This review is from: Indian Killer (Paperback)
I finished "Indian Killer" last night. I read various reviews of this book while I was reading it. I have to disagree with reviewers who claim all the white people portrayed in Alexie's book are stereotypes. I didn't find the white people to act and react any more stereotypically than the Indian characters. I felt that Alexie did an excellent job of laying out the attitudes and prejudices of both "sides" of the coin, Indian and white. Everyone makes assumptions about everyone else based on incomplete information, pride, or ignorance. It's a human thing, not an Indian thing or white thing, and Alexie weaves it into the very fabric of this mystery story. This book was grittier than I expected, based on reading previous works by this author. Alexie's scripting of John Smith's descent into unchecked schziophrenia was painfully accurate and left me reeling. Seattle's madness fluttering around Smith over the series of "Indian Killer" murders, despite the violence and pain and number of people involved, did not seem as important as one man's agony. And I'm left wondering who--or what--the killer really was. The mystical components dropped into the mix added the perfect grace note to the book. Not a happy read, but a fast and engaging one, and a fine effort by a fine writer.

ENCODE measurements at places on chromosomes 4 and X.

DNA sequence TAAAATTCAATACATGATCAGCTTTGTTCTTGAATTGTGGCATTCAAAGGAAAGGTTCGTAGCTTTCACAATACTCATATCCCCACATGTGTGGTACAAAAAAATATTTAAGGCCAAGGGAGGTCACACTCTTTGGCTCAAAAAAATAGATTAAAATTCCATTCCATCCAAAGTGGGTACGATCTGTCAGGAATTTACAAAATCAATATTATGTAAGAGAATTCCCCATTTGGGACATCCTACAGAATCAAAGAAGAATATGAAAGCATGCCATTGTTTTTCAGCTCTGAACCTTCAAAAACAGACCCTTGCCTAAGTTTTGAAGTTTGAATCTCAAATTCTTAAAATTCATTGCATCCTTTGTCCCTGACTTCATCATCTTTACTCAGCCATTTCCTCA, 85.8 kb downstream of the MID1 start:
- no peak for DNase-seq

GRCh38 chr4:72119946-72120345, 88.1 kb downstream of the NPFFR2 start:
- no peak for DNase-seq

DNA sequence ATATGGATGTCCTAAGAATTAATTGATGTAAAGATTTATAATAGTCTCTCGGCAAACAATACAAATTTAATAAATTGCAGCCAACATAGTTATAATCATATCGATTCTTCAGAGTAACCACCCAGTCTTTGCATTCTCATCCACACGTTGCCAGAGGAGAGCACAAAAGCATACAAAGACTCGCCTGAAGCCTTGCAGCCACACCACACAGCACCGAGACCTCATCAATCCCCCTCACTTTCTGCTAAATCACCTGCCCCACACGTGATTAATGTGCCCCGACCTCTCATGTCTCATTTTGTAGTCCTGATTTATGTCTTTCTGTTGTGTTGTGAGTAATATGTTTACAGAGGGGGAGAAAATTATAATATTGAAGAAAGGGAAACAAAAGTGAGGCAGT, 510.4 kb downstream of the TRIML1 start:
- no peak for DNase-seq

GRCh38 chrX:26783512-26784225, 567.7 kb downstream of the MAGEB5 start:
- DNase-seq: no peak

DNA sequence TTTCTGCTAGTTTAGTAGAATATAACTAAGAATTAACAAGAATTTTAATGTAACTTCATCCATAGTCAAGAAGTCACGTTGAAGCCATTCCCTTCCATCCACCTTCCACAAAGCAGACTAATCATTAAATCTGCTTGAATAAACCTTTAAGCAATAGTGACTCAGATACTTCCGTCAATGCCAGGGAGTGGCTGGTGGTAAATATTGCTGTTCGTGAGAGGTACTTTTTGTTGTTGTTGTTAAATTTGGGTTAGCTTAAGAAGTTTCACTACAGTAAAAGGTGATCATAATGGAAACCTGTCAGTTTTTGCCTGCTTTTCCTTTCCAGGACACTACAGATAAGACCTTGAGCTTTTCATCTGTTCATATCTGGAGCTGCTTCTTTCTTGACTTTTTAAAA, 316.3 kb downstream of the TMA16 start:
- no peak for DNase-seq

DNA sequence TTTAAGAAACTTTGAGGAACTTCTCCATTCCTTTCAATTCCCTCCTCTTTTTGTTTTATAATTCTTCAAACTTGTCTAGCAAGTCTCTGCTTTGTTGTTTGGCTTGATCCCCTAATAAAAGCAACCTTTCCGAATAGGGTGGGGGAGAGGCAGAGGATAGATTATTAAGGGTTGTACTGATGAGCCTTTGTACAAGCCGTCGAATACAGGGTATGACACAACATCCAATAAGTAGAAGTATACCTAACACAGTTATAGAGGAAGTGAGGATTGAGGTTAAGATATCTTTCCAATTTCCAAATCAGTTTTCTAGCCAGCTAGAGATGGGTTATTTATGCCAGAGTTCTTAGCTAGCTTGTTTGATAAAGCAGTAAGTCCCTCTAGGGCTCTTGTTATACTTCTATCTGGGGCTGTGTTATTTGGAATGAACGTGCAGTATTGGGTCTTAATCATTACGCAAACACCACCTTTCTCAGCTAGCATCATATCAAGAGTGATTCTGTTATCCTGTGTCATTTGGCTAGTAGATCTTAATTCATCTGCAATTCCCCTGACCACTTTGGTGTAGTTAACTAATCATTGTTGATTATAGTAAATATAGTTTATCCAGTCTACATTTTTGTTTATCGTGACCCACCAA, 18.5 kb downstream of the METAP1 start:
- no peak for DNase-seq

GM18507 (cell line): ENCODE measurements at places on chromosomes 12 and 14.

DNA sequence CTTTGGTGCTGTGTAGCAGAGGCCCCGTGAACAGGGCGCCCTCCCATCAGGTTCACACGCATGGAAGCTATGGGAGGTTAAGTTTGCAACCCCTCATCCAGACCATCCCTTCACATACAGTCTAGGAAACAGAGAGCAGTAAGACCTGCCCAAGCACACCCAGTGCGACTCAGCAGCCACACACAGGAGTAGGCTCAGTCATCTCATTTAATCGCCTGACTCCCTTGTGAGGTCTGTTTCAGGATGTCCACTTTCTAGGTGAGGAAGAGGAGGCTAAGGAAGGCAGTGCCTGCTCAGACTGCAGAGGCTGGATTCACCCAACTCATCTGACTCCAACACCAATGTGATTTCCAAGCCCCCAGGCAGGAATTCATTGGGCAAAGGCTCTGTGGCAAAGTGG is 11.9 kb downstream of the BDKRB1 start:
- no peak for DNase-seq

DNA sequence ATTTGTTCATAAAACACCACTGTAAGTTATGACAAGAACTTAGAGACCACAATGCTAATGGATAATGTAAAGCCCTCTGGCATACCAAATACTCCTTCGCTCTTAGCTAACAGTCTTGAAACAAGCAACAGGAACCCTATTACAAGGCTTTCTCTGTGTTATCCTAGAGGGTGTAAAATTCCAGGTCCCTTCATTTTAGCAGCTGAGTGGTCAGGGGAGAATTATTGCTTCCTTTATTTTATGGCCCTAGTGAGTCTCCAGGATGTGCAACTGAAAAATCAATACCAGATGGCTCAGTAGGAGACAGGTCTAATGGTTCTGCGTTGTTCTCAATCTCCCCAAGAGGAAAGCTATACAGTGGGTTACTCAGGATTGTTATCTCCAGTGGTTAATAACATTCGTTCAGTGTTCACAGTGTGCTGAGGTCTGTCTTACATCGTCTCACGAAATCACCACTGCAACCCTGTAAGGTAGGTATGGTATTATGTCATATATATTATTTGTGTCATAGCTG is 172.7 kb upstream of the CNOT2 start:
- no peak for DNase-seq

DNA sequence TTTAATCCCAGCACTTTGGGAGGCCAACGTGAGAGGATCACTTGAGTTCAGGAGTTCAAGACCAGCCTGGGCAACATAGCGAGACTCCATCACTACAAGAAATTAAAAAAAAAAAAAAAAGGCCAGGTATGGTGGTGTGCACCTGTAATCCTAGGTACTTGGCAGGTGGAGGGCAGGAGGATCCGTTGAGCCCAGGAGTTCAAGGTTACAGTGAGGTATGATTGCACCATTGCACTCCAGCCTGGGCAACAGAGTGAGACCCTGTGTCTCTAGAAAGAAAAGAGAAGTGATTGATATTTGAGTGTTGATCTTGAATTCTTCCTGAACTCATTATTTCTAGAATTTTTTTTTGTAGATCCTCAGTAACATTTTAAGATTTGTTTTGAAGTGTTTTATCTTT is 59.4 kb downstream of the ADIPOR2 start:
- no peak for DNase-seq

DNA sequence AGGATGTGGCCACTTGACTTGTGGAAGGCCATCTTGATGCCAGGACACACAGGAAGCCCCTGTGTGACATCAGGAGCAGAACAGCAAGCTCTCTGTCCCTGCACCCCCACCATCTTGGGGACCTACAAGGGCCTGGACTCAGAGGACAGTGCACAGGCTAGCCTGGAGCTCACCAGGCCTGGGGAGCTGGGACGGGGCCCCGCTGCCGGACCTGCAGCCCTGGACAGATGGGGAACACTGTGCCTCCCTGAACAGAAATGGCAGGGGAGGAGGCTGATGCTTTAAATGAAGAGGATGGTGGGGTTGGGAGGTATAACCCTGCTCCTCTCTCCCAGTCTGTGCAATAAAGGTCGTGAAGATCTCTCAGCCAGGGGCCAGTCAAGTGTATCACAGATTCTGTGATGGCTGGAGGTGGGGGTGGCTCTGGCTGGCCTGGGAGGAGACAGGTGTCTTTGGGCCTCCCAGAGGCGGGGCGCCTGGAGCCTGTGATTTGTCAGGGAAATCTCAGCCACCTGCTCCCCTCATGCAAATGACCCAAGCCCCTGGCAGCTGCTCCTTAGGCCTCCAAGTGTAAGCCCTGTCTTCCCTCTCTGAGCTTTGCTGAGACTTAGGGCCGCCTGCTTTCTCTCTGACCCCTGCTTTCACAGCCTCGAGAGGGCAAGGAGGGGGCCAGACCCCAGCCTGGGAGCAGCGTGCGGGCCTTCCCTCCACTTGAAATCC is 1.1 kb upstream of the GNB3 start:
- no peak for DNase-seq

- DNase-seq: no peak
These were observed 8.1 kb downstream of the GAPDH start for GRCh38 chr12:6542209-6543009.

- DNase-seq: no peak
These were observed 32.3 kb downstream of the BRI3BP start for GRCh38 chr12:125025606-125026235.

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5 of 5 people found the following review helpful
4.0 out of 5 stars A Killer hidden in your own Ribs, May 22, 2000
This review is from: Indian Killer (Paperback)
Alexie's "Indian Killer" is a prediction--one that foresaw the reviews posted here which remark on the book's "racism."